and liver failure. It may also be caused by excessive intake of sodium from foods, intravenous (IV) solutions, medications, or diagnostic contrast dyes. Hypervolemia may be an acute or chronic condition managed in the hospital, outpatient center, or home setting. The therapeutic goal is to treat the underlying disorder and return the extracellular fluid compartment to normal. Treatment consists of fluid and sodium restriction and the use of diuretics. For acute cases, ultrafiltration or dialysis may be required
Impaired Gas Exchange: NANDA states:
Excess or deficit in oxygenation and/or carbon dioxide elimination at the alveolar-capillary membrane
By the process of diffusion, the exchange of oxygen and carbon dioxide occurs in the alveolar-capillary membrane area. The relationship between ventilation (air flow) and perfusion (blood flow) affects the efficiency of the gas exchange.
Normally there is a balance between ventilation and perfusion; however, certain conditions can offset this balance, resulting in impaired gas exchange. Altered blood flow from a pulmonary embolus, or decreased cardiac output or shock
can cause ventilation without perfusion. Conditions that cause changes or collapse of the alveoli (e.g., atelectasis, pneumonia, pulmonary edema
, and adult respiratory distress syndrome) impair ventilation. Other factors affecting gas exchange include high altitudes, hypoventilation, and altered oxygen-carrying capacity of the blood from reduced hemoglobin. Older patients have a decrease in pulmonary blood flow and diffusion as well as reduced ventilation in the dependent regions of the lung where perfusion is greatest. Chronic conditions such as chronic obstructive pulmonary disease (COPD) put these patients at greater risk for hypoxia. Other patients at risk for impaired gas exchange include those with a history of smoking or pulmonary problems, obesity, prolonged periods of immobility, and chest or upper abdominal incisions.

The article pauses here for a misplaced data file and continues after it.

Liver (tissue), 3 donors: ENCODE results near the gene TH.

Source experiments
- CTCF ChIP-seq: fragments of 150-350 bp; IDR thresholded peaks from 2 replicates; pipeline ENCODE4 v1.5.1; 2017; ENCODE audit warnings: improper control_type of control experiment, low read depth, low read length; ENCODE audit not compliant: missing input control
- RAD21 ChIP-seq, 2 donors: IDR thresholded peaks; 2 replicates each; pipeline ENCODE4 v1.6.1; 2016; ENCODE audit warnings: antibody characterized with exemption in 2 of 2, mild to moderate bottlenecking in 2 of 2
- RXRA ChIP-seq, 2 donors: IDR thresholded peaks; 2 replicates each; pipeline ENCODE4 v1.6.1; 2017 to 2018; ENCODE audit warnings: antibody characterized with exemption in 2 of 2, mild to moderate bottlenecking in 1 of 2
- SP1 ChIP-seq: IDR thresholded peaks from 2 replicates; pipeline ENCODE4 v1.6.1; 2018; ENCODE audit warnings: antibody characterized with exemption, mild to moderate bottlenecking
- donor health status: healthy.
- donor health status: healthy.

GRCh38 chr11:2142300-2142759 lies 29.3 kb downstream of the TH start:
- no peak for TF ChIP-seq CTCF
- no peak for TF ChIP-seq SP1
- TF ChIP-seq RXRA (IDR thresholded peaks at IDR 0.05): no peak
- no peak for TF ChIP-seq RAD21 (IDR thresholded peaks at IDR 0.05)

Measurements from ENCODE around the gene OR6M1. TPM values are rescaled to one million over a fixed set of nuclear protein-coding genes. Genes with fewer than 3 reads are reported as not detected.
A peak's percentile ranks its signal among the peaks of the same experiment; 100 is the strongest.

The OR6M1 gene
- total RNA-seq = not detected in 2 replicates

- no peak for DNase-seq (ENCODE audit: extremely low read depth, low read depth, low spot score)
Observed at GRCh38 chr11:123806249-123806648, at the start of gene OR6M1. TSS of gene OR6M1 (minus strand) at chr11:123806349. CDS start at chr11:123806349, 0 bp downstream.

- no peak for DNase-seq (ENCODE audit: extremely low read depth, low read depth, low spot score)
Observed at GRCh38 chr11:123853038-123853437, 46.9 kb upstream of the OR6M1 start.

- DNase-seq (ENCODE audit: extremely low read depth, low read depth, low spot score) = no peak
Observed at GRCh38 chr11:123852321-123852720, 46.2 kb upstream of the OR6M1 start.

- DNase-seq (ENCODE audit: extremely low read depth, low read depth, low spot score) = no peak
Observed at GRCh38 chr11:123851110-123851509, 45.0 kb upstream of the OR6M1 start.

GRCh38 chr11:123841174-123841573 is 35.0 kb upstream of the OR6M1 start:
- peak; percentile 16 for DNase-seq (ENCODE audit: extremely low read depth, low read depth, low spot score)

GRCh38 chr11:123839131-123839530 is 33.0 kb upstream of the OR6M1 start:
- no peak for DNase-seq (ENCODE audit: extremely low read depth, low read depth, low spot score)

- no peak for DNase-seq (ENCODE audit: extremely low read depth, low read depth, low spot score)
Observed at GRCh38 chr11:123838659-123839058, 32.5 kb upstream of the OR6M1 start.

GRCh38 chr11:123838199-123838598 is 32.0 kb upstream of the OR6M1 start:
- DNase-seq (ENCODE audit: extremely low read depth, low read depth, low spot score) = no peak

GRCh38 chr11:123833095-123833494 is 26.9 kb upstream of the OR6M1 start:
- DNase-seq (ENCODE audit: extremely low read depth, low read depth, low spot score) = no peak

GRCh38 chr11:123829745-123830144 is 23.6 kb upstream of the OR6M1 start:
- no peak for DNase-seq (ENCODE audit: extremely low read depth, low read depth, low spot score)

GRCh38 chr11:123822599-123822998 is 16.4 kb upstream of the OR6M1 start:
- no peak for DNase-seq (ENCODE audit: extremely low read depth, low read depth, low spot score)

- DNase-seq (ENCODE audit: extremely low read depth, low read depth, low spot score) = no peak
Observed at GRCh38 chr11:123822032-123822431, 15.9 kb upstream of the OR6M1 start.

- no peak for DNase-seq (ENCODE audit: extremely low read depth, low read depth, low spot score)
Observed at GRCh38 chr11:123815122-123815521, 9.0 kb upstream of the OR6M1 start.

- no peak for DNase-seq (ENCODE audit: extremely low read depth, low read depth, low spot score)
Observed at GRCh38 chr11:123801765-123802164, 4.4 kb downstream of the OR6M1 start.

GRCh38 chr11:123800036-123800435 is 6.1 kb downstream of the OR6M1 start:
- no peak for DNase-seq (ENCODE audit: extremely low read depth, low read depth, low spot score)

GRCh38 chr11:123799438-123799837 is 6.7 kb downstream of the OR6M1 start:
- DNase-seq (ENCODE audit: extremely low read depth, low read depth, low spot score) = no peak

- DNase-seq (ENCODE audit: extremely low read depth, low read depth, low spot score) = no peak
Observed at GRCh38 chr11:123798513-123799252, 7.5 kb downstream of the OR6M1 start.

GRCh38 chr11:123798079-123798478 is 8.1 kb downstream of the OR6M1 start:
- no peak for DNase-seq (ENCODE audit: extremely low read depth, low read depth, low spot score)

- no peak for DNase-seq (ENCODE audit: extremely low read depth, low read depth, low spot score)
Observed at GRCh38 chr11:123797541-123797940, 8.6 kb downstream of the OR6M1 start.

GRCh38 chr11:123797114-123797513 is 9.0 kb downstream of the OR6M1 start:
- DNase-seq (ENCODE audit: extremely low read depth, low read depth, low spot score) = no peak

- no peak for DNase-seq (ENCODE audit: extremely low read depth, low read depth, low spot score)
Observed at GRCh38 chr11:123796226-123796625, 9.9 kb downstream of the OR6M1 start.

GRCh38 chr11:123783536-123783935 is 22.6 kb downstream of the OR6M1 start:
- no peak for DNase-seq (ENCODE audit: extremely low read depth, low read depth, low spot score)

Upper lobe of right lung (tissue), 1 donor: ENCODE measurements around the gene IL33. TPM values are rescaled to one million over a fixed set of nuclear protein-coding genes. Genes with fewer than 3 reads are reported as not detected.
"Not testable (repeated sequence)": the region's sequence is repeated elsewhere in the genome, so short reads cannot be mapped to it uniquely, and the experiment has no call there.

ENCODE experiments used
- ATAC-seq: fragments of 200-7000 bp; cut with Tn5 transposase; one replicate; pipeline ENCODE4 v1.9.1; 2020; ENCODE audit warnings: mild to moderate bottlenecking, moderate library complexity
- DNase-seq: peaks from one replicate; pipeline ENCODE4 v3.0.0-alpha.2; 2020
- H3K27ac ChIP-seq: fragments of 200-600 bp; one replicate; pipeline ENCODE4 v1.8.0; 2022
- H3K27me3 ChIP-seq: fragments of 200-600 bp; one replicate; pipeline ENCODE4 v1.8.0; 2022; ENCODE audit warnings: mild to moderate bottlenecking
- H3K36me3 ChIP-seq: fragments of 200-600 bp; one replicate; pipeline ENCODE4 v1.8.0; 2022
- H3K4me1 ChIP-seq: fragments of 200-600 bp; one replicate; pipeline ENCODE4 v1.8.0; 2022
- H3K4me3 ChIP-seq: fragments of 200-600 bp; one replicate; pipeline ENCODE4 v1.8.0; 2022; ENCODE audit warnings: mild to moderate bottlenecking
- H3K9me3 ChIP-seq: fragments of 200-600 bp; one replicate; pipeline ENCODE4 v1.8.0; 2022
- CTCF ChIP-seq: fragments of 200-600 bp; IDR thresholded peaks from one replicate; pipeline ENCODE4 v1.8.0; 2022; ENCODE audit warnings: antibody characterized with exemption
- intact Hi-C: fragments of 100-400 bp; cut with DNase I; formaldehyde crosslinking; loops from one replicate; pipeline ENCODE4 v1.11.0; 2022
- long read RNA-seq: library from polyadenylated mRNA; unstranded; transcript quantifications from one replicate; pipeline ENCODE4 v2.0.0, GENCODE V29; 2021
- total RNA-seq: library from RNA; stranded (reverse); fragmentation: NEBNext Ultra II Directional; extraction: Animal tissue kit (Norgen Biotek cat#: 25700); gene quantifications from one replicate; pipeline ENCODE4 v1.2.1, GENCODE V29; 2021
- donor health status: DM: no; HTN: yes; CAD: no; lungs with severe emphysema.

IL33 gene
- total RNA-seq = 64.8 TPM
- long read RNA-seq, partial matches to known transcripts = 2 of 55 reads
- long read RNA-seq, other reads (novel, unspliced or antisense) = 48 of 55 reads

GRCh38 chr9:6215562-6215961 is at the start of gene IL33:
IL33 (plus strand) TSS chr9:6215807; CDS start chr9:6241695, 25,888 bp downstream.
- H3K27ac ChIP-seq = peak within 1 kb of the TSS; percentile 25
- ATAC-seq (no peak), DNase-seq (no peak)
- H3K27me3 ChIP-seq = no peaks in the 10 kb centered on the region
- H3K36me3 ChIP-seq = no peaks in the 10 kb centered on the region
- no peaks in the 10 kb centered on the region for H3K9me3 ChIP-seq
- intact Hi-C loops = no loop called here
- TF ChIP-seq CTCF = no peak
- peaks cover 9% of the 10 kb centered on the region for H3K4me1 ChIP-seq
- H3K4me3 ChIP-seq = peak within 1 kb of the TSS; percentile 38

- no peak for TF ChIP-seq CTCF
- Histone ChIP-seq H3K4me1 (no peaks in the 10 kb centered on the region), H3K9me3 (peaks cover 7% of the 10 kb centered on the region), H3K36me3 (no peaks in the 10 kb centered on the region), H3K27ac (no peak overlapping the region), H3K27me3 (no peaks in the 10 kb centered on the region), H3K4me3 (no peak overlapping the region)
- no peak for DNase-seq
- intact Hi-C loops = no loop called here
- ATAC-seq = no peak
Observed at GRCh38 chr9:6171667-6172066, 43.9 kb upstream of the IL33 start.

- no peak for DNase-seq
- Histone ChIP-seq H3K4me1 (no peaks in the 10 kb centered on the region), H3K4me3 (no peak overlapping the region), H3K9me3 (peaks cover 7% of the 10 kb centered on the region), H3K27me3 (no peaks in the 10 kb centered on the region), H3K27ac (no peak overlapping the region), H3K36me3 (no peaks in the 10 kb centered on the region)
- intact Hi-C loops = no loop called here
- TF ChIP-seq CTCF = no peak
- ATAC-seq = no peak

See where I am going with this? This patient has an issue with skin integrity and showing signs of breakdown, they have activity intolerance in performing ADL's (self care deficit)(activities of daily living), they have imbalanced nutrition: greater than requirements........but what would be more important?
That is where Maslows becomes important.....the ABC's is how you prioritize....what can kill the patient first.
Are you following me? I hope this helps.